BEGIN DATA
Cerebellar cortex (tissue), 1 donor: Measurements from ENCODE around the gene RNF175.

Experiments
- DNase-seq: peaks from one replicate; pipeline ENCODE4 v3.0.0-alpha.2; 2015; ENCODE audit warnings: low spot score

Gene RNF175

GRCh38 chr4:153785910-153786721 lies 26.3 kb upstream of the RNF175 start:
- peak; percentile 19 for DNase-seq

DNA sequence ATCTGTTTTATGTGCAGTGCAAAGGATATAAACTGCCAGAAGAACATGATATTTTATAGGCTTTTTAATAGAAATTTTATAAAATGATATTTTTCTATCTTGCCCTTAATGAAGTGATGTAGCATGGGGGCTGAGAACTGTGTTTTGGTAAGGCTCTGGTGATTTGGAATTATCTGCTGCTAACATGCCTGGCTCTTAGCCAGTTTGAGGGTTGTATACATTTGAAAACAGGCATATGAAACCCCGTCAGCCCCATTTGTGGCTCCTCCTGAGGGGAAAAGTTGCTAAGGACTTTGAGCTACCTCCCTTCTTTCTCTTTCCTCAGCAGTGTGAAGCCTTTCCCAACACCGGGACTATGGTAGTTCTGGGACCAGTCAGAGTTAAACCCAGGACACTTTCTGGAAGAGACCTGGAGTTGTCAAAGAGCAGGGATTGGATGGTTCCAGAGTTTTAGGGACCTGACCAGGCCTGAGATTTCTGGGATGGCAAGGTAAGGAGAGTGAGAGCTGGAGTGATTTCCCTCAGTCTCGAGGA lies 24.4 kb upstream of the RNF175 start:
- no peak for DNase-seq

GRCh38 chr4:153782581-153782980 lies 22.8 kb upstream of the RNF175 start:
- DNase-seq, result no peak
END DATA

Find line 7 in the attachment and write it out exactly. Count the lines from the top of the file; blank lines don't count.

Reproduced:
DNA sequence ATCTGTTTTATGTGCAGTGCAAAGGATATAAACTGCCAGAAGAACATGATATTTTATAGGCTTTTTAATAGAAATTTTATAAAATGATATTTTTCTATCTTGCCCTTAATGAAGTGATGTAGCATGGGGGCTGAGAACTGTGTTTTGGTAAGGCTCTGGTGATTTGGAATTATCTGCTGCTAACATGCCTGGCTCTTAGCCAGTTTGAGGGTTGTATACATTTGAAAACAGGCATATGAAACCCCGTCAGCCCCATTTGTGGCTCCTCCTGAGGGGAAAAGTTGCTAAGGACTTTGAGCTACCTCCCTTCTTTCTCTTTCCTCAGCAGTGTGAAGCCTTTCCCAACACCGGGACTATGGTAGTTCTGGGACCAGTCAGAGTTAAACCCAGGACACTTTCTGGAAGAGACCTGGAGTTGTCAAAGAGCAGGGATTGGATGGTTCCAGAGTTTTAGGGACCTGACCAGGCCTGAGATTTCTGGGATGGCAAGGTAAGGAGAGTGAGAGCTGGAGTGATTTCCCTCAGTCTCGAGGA lies 24.4 kb upstream of the RNF175 start: